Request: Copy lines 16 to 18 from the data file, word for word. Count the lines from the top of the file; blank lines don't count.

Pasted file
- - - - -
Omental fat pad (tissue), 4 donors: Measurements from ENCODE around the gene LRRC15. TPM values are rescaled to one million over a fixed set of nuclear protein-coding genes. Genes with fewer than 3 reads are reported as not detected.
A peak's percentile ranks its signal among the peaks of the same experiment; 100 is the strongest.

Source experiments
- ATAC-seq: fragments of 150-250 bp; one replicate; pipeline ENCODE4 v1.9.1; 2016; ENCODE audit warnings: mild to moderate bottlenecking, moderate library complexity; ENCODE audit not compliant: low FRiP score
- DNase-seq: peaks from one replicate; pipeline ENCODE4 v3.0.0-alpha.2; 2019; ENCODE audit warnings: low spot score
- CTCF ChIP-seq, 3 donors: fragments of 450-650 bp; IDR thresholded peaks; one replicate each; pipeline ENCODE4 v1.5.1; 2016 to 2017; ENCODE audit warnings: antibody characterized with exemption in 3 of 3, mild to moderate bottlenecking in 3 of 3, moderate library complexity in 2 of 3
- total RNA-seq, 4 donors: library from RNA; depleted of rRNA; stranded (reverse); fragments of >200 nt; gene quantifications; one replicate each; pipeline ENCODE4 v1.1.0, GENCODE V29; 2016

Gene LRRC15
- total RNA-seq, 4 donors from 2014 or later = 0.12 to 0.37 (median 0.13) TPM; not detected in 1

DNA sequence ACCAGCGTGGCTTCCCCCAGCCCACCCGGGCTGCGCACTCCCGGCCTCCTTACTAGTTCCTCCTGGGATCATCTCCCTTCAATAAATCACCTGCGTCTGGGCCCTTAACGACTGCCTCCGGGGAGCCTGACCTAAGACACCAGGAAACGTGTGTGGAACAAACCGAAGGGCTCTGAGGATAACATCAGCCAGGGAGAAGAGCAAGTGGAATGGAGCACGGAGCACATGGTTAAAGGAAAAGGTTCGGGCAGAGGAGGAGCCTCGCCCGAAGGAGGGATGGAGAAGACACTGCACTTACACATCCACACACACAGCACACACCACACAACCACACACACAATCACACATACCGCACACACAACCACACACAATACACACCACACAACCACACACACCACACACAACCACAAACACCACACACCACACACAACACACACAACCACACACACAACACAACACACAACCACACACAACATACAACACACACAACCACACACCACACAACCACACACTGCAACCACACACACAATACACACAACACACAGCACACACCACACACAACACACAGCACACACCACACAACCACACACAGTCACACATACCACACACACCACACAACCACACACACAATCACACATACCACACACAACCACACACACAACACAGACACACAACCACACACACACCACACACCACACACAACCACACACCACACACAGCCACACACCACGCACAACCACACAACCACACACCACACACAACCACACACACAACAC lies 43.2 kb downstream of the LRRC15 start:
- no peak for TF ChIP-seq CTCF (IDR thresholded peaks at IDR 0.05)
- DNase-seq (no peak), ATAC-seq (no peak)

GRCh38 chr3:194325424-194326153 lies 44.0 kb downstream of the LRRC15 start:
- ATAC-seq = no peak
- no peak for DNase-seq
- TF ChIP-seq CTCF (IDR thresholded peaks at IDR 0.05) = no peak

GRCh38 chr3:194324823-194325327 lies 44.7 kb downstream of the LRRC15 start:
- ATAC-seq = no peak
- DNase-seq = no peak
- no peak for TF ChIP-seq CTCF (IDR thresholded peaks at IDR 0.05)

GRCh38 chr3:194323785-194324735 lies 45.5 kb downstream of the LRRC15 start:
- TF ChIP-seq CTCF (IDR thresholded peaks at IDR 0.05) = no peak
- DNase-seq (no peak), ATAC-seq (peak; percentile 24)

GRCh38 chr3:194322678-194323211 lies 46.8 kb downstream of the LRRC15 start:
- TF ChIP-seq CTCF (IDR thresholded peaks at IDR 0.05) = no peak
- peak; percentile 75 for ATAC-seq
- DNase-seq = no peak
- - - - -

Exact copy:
- TF ChIP-seq CTCF (IDR thresholded peaks at IDR 0.05) = no peak

GRCh38 chr3:194324823-194325327 lies 44.7 kb downstream of the LRRC15 start:
- ATAC-seq = no peak